2019-2020 Season,  Microburst 2019

Send in the Playwrights!

by Richelle Sutton, dramaturg

It’s that time of year again! We are gearing up to bring you another fantastic Microburst festival! The playwrights and production crew have been working hard since April to develop and perform new plays for your enjoyment and consideration. (All six of the plays in this festival went through extensive script development over the summer before going into rehearsals this fall.) We are incredibly glad for the opportunity we have to produce new work by our very own students. So, to help everyone get excited for the new plays you are going to see, I have asked our fabulous playwrights to give you some information about themselves, their plays, and their Microburst experiences thus far. Here is a chance to get to know the people behind the plays!


Get to Know the Playwright, Sophia Acedo

Play Title

A Better Brother

Background info

Tempe, Arizona. Senior majoring in Theatre Arts Studies with an emphasis in Playwriting.

What do you like to do in your free time?

I love watching movies, going to the movies, and catching up on TV shows. I come from a Southwest Airlines family and love to travel. My favorite destinations are New Orleans, Holland, and any ocean shore. Thanks to my super nerdy boyfriend, I play Dungeons and Dragons every week with some of the greatest people I’ve ever met.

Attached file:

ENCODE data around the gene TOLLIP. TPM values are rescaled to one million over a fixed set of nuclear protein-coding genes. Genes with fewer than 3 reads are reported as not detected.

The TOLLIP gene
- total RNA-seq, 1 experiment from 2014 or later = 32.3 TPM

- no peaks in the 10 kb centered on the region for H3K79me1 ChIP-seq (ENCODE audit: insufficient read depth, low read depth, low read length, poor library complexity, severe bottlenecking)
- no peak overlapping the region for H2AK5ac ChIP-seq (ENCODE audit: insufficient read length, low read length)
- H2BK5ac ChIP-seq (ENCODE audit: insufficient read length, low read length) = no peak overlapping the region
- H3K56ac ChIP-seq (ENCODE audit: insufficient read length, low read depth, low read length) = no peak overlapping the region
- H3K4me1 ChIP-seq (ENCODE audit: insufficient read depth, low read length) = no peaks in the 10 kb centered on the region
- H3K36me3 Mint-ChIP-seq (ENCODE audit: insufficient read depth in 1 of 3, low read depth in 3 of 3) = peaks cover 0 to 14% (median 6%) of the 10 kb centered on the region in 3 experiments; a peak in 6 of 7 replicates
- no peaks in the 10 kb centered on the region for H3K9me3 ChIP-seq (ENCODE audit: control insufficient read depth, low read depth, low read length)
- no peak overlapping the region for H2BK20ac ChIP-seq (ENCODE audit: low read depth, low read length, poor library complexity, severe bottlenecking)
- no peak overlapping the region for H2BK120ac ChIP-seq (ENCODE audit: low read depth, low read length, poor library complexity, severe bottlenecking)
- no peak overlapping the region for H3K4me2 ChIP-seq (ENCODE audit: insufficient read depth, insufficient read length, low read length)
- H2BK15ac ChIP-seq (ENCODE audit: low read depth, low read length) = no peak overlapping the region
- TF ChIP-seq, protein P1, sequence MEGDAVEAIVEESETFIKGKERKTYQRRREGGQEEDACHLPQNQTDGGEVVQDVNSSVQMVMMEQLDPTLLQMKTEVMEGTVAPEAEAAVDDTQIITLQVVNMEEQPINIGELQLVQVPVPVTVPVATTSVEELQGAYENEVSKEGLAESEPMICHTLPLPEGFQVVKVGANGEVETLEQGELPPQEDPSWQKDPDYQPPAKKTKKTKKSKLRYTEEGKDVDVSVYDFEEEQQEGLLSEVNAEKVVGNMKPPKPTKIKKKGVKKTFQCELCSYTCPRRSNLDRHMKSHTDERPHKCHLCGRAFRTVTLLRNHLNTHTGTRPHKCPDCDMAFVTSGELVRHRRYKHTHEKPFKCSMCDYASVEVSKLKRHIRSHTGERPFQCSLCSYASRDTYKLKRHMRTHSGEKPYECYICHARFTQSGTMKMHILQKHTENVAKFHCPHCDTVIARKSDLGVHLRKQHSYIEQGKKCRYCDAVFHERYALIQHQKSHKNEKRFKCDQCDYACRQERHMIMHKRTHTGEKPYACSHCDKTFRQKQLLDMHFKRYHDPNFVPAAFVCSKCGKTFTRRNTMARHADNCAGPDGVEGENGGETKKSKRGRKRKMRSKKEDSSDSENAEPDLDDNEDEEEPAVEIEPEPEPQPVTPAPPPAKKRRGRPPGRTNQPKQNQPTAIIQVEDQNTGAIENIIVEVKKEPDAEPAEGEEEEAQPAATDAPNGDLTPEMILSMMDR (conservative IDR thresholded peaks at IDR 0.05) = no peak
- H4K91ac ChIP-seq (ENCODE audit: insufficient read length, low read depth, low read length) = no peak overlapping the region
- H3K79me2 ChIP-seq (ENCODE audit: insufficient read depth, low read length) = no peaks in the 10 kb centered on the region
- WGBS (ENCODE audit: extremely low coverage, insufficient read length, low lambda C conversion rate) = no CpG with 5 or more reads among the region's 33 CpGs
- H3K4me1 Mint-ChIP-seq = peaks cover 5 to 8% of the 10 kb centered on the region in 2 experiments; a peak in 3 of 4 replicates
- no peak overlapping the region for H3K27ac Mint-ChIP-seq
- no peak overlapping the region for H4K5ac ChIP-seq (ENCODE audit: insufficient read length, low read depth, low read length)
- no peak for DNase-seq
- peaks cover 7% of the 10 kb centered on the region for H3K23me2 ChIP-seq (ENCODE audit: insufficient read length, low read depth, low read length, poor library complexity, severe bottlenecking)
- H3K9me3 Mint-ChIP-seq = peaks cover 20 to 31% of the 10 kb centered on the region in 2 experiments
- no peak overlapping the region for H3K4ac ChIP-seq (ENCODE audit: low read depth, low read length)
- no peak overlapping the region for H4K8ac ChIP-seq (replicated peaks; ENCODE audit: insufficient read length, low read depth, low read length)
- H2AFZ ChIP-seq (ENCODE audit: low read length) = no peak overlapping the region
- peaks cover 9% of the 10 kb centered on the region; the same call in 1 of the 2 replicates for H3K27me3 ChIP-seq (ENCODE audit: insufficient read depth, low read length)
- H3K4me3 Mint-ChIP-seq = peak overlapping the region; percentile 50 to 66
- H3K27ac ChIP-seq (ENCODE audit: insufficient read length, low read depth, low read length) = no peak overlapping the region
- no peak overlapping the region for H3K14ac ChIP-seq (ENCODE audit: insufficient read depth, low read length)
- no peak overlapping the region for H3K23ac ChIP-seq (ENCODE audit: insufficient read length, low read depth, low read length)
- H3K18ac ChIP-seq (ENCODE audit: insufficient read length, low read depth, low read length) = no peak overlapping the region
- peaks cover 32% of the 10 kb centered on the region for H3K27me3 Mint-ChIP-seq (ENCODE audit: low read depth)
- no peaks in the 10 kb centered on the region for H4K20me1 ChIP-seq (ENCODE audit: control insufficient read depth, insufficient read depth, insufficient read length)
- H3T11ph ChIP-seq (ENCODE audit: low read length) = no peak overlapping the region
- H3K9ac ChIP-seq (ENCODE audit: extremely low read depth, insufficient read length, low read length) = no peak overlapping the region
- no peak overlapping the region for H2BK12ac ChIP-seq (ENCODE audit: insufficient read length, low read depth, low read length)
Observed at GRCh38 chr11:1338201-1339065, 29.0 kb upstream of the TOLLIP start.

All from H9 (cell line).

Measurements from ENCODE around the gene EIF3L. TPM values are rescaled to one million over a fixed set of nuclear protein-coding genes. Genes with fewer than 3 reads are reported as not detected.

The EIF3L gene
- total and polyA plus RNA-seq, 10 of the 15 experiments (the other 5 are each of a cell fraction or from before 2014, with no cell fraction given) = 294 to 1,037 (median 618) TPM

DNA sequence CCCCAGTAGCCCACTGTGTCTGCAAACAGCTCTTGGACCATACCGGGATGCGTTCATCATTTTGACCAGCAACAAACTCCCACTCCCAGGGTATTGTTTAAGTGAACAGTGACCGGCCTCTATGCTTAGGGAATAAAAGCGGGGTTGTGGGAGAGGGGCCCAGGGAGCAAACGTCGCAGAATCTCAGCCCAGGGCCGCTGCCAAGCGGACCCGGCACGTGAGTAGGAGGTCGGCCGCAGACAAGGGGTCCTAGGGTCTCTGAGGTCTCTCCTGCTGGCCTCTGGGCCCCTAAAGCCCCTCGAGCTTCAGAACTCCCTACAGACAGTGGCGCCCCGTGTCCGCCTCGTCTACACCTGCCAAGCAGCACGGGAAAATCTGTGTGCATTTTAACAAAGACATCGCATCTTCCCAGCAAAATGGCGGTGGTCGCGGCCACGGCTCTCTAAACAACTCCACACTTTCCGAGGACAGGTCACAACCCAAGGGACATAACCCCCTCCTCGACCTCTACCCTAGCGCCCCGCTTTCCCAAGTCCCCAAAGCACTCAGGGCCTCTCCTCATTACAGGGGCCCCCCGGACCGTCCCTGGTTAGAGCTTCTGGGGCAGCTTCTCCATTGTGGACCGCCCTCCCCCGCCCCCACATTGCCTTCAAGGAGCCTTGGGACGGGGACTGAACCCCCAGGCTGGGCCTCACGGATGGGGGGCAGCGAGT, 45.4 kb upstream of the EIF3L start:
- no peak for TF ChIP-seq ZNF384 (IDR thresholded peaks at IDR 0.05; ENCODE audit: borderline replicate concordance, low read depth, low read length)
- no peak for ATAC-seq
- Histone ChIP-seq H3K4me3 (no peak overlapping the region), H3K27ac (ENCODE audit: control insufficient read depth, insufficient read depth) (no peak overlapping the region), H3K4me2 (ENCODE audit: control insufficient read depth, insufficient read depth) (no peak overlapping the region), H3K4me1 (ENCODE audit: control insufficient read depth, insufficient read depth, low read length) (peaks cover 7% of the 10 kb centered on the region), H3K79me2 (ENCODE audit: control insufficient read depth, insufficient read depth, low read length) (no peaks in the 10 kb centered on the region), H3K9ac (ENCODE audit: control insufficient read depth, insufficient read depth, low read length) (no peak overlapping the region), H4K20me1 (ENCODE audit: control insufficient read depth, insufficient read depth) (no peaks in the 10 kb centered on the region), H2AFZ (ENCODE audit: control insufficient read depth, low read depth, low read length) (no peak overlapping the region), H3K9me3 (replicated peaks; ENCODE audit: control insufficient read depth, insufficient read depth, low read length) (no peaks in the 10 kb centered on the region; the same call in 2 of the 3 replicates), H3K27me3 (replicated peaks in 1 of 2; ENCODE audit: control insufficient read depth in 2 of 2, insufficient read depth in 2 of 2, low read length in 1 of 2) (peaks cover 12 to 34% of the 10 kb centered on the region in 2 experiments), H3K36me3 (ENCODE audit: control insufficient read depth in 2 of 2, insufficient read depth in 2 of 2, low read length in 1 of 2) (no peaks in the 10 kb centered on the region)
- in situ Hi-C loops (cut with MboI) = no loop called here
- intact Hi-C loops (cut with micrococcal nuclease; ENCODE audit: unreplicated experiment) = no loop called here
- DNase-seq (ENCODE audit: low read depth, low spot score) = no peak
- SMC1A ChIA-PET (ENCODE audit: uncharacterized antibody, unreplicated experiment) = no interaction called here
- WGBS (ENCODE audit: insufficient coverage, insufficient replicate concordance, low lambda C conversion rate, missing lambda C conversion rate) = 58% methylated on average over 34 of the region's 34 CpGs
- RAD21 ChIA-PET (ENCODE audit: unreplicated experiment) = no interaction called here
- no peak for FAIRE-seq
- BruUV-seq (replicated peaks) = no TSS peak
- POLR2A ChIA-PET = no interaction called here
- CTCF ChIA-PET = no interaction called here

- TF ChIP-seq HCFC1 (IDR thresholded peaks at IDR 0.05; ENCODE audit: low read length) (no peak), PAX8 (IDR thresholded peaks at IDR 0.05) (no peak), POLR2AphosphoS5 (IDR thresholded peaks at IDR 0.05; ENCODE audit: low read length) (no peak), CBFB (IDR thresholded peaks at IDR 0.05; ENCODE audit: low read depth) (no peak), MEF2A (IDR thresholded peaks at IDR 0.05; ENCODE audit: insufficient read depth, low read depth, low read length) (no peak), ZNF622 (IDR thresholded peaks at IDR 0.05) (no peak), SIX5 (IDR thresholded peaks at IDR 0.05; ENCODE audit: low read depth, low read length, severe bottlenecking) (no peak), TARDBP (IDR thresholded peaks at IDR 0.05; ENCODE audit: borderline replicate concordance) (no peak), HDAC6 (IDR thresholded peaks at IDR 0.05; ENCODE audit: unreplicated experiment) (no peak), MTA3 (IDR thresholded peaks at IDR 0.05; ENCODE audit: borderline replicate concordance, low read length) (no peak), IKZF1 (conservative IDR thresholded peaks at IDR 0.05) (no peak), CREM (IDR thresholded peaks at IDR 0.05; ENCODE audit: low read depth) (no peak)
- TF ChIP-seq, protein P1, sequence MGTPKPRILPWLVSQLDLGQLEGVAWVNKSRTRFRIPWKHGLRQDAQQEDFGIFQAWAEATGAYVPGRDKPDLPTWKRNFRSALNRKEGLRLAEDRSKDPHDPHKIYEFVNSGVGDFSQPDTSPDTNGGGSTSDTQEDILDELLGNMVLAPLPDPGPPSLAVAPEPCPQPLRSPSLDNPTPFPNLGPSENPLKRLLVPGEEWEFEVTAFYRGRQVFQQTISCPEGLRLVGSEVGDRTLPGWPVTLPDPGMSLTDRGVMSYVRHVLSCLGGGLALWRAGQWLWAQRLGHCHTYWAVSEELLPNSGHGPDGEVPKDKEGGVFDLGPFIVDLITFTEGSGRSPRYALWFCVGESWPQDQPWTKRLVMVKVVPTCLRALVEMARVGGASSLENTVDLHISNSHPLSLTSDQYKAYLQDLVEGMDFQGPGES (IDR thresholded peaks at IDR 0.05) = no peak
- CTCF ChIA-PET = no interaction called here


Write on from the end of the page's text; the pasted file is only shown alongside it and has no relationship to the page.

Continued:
What inspired you to write this piece?

In the last couple of years, I’ve spent time with veterans and they’re some of the most important people in my life. They’ve told me a lot about their experiences and the things they struggled with. I also work with a medical team that runs veteran evaluation services. For this story, in particular, it’s inspired by true events involving my best friend from my early years in college.

What goals do you have for playwriting/theatre?

I wrote this piece while enrolled in TMA 251, Playwriting 1, and absolutely loved it. It was my first time doing anything like it and became a new way to express my thoughts and feelings. I have ambitions to continue writing and be involved in theatre to gain more experience and knowledge.

What do you love the most about this experience with Microburst? 

So far, I have loved how kind and encouraging everyone has been. I’m so honored to be part of it all. This story is very near and dear to me and I can’t wait to see how the production team interprets and presents it.

What is one thing you hope people will take away from your script?

One thing I hope audiences can take away from my story is Christ’s greatest commandment to “love one another” and an appreciation for the services our military men do. Some come out totally okay and some don’t. This story just touches on one of so many that struggle with PTSD, anxiety, depression, and more.


Get to Know the Playwright, Amity Wootan

Play Titles

No Signal, Bidet

Background info

I’m from upstate NY (the Hudson River Valley), I am 23 years old, and I am a senior in the Theatre Arts Studies program with my emphasis on playwriting.

What do you like to do in your free time?